How Absorption Heat Pumps Work
Absorption heat pumps are available in several different versions:
- Air Source Heating Only – Gas absorption heater that can provide space and/or water heating at very high efficiencies (COP – 1.4)
- Air Source Heating/Cooling– Reversible gas-fired absorption heat pump that alternately produces hot water for space and/or water heating and chilled water for space cooling, thanks to the inversion of the thermodynamic cycle.
- Water Source – Gas absorption heat pump designed for geothermal systems that can provide space/water heating and/or cooling.
- Simultaneous Heating & Cooling – Gas absorption heat pump (air source or geothermal) that simultaneously produces hot water& chilled water.
- Heat Pump Tank Water Heaters: Domestic tank water heaters that use an absorption based heat pump to heat the stored water with efficiencies well over 100%.
Heat pumps are systems that transfer heat energy from a lower temperature to a higher temperature (hot source), by inverting the natural thermal flow (in which heat is carried from warm mediums towards cooler ones). This flow capability works whether one wishes to provide heating or cooling with a single piece of equipment.
In heating mode, the system combines heat from the natural gas with heat “pumped” from the outside air (or geothermal loop) to provide space or water heating thereby obtaining high energy efficiencies (COP = 1.4). The natural gas absorption heat pump differs from traditional electrical heat pumps due to the energy that it uses. Instead of consuming electric energy to operate a vapor compression cycle, the absorption heat pump consumes gas in a premixing burner, which heats a solution of water and ammonia in a completely sealed absorption circuit.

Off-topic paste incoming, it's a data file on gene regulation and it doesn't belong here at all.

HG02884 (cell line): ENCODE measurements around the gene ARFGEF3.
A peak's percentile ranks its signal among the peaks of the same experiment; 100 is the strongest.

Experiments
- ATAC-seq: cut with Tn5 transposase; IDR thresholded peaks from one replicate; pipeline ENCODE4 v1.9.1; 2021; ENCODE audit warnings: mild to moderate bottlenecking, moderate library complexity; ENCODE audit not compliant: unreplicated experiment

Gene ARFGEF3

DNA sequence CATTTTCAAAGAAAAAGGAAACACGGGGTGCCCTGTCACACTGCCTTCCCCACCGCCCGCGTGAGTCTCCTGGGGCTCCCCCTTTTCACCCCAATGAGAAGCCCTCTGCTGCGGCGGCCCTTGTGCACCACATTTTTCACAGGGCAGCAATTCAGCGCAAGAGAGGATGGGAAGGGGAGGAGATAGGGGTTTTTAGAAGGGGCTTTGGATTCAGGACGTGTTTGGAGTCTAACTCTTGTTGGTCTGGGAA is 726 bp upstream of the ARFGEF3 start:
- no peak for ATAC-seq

In generic terms, absorption heat pumps are hydronic type systems (like a boiler that sits outside), as they heat and/or cool the water that is required. One of the many advantages of this characteristic is that it allows the heating and cooling input temperature to be managed better, making for precise adjustments to indoor comfort, thus increasing the operating efficiency and comfort of the entire system.
How Engine-Driven Heat Pumps Work
Engine driven pumps are available in several different versions:
- Air Source Hot Water Only
- Air Source Hot Water/Cold Water
- Water Source for use in geothermal systems
- VRF (Variable Refrigerant Flow systems)
- Simultaneous Heating & Cooling
The engine-driven gas heat pump air conditioning systems utilizes an efficient reciprocating engine running on a natural gas to produce the shaft horsepower to turn a vapor compressor. The heat pump cycle uses the compression cycle to turn the liquid refrigerant into a gas.
As it does this, it absorbs heat from its surroundings and conversely when a gas is concentrated and turned into a liquid it generates heat. Using these principles, the compressor, driven by an economical engine circulates the refrigerant thru the gasification and liquefaction cycles. The cooling and heating is accomplished by this circulation. As the basic principle of operation is the same as an electric vapor compression heat pump, the primary advantage of an engine-driven heat pump is the operating cost.